Watney uses a sophisticated method to produce water for drinking. He separates hydrazine from rocket fuel before dissociating it into nitrogen and hydrogen. He produces water by burning hydrogen in the presence of oxygen. NASA confirmed that this method is indeed legible. It is also being used to plan a future Mars Rover mission. In 2015, several scientists proved that conditions were favorable for the presence of water on Mars. Interestingly, this coincided with the release of the film.
Mark Watney uses a radioisotope thermoelectric generator to produce heat on Mars. This is a type of nuclear battery used as a power source in space probes. But it is not commonly used in unmanned missions. Despite this, it is ideal for situations that require less power for longer durations.
Two scenes feature scenarios in which an immediate repair is required. Watney’s glass Faceshield suffers a large crack. This causes the oxygen level to drop below the critical point for a few moments. Watney fixes it by using a patch of duct tape to avoid suffocation. This quick-fix has a legitimate scientific principle behind it. Only if the internal pressure drops below 30% will the astronaut undergo suffocation or undergo an embolism.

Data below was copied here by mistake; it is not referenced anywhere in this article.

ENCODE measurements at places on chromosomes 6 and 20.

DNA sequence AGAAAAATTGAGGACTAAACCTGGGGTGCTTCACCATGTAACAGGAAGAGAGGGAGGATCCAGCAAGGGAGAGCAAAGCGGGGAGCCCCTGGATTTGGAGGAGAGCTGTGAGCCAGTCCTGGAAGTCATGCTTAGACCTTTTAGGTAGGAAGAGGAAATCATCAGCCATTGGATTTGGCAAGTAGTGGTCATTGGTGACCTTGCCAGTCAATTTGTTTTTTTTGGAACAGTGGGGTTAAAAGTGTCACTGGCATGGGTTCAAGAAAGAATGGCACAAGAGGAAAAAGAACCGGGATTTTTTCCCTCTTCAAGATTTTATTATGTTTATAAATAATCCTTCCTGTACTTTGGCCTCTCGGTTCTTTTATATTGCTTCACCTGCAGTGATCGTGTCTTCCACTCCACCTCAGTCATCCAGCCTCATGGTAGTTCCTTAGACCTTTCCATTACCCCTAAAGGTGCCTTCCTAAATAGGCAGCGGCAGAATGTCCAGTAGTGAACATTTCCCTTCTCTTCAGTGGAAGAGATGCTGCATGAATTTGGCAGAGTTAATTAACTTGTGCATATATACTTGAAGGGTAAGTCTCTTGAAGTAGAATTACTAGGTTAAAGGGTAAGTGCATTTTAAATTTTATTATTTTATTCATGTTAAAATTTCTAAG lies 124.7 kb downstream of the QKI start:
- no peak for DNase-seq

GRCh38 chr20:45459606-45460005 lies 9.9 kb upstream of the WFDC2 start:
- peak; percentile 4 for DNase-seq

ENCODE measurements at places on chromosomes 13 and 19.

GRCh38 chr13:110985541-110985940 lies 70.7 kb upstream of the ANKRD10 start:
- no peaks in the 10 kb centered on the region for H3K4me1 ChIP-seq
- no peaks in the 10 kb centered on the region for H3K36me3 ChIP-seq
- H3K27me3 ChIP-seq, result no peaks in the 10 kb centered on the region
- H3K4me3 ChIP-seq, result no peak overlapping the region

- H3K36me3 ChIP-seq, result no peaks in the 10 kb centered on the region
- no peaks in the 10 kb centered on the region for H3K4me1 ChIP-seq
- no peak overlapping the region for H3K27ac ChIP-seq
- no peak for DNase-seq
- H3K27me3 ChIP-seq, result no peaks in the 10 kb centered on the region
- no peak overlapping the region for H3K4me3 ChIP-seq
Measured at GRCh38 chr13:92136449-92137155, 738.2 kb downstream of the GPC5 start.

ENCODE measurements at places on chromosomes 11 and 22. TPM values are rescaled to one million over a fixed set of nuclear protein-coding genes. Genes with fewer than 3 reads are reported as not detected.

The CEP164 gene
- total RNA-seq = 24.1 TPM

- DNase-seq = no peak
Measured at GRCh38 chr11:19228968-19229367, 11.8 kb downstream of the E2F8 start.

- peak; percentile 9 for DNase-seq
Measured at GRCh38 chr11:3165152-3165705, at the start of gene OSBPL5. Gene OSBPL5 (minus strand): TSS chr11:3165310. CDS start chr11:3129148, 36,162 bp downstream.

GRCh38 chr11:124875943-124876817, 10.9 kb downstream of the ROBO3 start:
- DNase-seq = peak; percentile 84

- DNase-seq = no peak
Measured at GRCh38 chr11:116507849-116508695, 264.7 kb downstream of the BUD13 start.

In another scene, a pod on Watney’s habitat explodes from a pressure leak. He fixes the leak by using a patch of plastic tarp and duct tape. NASA stated that this was also an actual method of repair. Despite not matching with the film’s depiction, this fix is possible in Mars’ atmosphere.
Escape Strategy in The Martian
This is perhaps one of the biggest talking points from the film. The primary basis of the escape is a technique known as a gravity assist. It has been used as a backup on manned Apollo missions. NASA said that it has even been used extensively in robotic planetary missions. Furthermore, they also said that this particular technique would have been the first choice in such an extraordinary scenario.
From what we have seen, it is clear that The Martian has properly executed the pillars on which the film rests in terms of scientific credibility. But like we said earlier, there were a couple of drawbacks to the film as well. Here are a few areas in which scientific accuracy was somewhat lost in The Martian.